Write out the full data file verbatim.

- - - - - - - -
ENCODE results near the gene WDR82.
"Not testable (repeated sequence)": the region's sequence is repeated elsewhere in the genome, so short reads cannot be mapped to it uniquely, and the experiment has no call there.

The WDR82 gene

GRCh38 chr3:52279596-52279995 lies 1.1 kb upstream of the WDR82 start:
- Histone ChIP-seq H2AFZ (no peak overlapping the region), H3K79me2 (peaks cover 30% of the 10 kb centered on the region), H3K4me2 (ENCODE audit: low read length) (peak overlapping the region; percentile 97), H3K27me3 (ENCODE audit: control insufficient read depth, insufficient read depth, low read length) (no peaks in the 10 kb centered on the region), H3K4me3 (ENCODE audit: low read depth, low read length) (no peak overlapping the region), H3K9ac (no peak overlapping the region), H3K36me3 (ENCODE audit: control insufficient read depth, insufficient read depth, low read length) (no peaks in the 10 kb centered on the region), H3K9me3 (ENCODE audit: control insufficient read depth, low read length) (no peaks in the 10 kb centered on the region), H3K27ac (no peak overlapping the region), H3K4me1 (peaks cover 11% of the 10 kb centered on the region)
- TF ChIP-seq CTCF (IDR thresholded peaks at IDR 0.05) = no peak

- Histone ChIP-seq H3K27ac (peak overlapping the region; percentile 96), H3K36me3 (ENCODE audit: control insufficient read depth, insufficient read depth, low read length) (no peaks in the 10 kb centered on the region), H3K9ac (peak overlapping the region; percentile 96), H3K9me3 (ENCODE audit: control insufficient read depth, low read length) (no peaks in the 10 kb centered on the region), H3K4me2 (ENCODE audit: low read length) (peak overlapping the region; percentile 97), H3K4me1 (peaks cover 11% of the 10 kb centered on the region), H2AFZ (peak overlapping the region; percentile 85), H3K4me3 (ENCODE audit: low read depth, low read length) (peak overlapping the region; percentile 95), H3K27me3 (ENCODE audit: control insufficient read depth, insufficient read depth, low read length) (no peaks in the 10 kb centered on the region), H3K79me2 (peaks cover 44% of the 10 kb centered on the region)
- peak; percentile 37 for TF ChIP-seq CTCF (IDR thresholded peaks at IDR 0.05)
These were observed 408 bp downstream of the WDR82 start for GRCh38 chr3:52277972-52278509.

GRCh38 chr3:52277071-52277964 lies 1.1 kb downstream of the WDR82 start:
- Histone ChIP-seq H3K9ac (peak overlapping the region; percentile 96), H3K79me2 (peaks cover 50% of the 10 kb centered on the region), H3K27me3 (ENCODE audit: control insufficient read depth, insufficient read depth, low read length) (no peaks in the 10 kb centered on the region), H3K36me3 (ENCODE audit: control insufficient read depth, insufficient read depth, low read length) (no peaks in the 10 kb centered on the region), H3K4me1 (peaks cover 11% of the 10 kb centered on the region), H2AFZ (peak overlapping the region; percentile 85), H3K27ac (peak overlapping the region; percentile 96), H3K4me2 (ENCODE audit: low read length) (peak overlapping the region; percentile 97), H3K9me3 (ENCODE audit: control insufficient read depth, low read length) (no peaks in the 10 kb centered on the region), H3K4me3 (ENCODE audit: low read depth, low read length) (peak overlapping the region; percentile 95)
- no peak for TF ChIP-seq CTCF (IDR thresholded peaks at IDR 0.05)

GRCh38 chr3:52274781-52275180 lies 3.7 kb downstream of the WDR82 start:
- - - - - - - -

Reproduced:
ENCODE results near the gene WDR82.
"Not testable (repeated sequence)": the region's sequence is repeated elsewhere in the genome, so short reads cannot be mapped to it uniquely, and the experiment has no call there.

The WDR82 gene

GRCh38 chr3:52279596-52279995 lies 1.1 kb upstream of the WDR82 start:
- Histone ChIP-seq H2AFZ (no peak overlapping the region), H3K79me2 (peaks cover 30% of the 10 kb centered on the region), H3K4me2 (ENCODE audit: low read length) (peak overlapping the region; percentile 97), H3K27me3 (ENCODE audit: control insufficient read depth, insufficient read depth, low read length) (no peaks in the 10 kb centered on the region), H3K4me3 (ENCODE audit: low read depth, low read length) (no peak overlapping the region), H3K9ac (no peak overlapping the region), H3K36me3 (ENCODE audit: control insufficient read depth, insufficient read depth, low read length) (no peaks in the 10 kb centered on the region), H3K9me3 (ENCODE audit: control insufficient read depth, low read length) (no peaks in the 10 kb centered on the region), H3K27ac (no peak overlapping the region), H3K4me1 (peaks cover 11% of the 10 kb centered on the region)
- TF ChIP-seq CTCF (IDR thresholded peaks at IDR 0.05) = no peak

- Histone ChIP-seq H3K27ac (peak overlapping the region; percentile 96), H3K36me3 (ENCODE audit: control insufficient read depth, insufficient read depth, low read length) (no peaks in the 10 kb centered on the region), H3K9ac (peak overlapping the region; percentile 96), H3K9me3 (ENCODE audit: control insufficient read depth, low read length) (no peaks in the 10 kb centered on the region), H3K4me2 (ENCODE audit: low read length) (peak overlapping the region; percentile 97), H3K4me1 (peaks cover 11% of the 10 kb centered on the region), H2AFZ (peak overlapping the region; percentile 85), H3K4me3 (ENCODE audit: low read depth, low read length) (peak overlapping the region; percentile 95), H3K27me3 (ENCODE audit: control insufficient read depth, insufficient read depth, low read length) (no peaks in the 10 kb centered on the region), H3K79me2 (peaks cover 44% of the 10 kb centered on the region)
- peak; percentile 37 for TF ChIP-seq CTCF (IDR thresholded peaks at IDR 0.05)
These were observed 408 bp downstream of the WDR82 start for GRCh38 chr3:52277972-52278509.

GRCh38 chr3:52277071-52277964 lies 1.1 kb downstream of the WDR82 start:
- Histone ChIP-seq H3K9ac (peak overlapping the region; percentile 96), H3K79me2 (peaks cover 50% of the 10 kb centered on the region), H3K27me3 (ENCODE audit: control insufficient read depth, insufficient read depth, low read length) (no peaks in the 10 kb centered on the region), H3K36me3 (ENCODE audit: control insufficient read depth, insufficient read depth, low read length) (no peaks in the 10 kb centered on the region), H3K4me1 (peaks cover 11% of the 10 kb centered on the region), H2AFZ (peak overlapping the region; percentile 85), H3K27ac (peak overlapping the region; percentile 96), H3K4me2 (ENCODE audit: low read length) (peak overlapping the region; percentile 97), H3K9me3 (ENCODE audit: control insufficient read depth, low read length) (no peaks in the 10 kb centered on the region), H3K4me3 (ENCODE audit: low read depth, low read length) (peak overlapping the region; percentile 95)
- no peak for TF ChIP-seq CTCF (IDR thresholded peaks at IDR 0.05)

GRCh38 chr3:52274781-52275180 lies 3.7 kb downstream of the WDR82 start: